By means of this trio of life-sized charcoal block-in sketches, I considered three lighting options for an eventual self portrait in oil. Identifying a subject's two unique and distinct shapes of light and dark is imperative to a solid painting or drawing. Posing myself in the mirror and using broad, simple shapes, I explored three possible light/dark patterns to see which had the greatest impact. Working in a broader sense achieves a clear and powerful light-effect while maintaining a likeness. This method of exploration is a fairly immediate way to problem-solve before starting the actual canvas.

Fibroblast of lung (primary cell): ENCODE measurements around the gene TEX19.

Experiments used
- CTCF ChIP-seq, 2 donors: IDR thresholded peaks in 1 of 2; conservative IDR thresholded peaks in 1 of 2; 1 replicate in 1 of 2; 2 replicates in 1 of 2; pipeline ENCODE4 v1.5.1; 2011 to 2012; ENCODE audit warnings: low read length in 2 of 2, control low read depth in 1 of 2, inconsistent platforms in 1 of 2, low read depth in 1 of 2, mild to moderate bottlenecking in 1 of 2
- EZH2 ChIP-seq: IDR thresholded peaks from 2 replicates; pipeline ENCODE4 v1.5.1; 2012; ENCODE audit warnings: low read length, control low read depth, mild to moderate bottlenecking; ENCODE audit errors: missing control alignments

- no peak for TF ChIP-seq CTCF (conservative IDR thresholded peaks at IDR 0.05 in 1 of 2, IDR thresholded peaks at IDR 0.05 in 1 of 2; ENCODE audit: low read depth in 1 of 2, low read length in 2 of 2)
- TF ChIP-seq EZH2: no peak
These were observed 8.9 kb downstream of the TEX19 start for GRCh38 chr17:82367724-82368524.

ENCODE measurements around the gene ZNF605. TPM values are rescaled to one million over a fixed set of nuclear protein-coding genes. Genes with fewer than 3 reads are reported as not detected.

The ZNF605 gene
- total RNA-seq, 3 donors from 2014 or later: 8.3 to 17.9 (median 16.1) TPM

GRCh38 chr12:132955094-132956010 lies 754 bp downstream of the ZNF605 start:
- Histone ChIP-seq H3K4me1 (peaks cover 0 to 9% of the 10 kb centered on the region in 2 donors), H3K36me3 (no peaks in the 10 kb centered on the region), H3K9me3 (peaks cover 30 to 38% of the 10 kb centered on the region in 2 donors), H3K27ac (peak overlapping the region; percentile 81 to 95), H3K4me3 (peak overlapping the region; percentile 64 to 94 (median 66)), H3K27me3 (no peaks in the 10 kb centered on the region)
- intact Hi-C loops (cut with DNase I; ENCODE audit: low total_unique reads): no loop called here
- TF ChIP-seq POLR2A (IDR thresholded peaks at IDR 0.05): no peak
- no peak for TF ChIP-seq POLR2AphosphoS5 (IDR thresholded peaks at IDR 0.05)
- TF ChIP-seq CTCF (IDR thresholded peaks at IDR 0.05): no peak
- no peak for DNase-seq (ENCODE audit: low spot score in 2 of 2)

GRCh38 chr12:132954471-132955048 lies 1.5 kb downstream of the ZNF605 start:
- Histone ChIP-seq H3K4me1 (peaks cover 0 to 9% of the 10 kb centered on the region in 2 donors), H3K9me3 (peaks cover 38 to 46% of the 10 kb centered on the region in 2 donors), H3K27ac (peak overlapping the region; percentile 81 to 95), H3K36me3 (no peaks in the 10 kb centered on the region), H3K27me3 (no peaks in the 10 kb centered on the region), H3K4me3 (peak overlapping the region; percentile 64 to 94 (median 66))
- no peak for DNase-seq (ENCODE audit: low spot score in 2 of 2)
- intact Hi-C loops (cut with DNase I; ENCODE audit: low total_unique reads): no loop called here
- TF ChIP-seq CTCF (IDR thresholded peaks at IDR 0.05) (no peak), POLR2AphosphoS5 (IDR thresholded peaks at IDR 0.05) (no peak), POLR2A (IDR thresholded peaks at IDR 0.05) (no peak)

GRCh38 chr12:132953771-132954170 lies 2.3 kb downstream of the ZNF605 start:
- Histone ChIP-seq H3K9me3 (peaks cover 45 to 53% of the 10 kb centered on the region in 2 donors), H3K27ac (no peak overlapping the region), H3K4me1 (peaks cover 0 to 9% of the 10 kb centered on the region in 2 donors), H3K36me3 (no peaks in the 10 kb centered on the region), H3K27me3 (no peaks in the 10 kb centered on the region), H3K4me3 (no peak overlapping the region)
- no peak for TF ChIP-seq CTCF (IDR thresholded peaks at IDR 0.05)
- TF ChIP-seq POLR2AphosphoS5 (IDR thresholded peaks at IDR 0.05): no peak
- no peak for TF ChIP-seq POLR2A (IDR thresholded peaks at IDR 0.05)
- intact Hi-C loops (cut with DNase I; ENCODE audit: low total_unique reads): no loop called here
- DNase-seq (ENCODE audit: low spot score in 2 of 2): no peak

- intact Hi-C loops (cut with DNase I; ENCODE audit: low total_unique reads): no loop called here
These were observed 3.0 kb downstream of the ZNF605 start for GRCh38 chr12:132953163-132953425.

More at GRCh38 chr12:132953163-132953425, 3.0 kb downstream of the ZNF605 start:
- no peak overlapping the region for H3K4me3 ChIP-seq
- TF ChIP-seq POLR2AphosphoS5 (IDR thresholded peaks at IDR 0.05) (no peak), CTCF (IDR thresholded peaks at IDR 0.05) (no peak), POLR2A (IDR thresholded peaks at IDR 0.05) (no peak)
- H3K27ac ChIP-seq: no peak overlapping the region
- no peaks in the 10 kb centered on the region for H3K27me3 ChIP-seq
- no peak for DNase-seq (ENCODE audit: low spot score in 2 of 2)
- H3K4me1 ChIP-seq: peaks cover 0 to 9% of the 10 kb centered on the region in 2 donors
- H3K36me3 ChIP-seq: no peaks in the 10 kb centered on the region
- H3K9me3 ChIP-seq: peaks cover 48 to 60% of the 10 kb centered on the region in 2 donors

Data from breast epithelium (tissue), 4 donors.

As a next step, these 5 x 7" grayscale oil studies were painted from life to explore the value range that each block-in lighting solution yields. It's impressive to see how front, three-quarter and rim lighting can vastly change the appearance of a single subject. The unified dark shapes cast by the three-quarter lighting solution (seen at center) provide solidity and interest. I recognized the success of this light/dark pattern and brought it to a higher level of finish. Eliminating detail at this stage emphasizes the general light-effect and affirms my intended expression of light on form. This grayscale study will help guide my value range when working in color on the final canvas and prevent my straying beyond the original vision.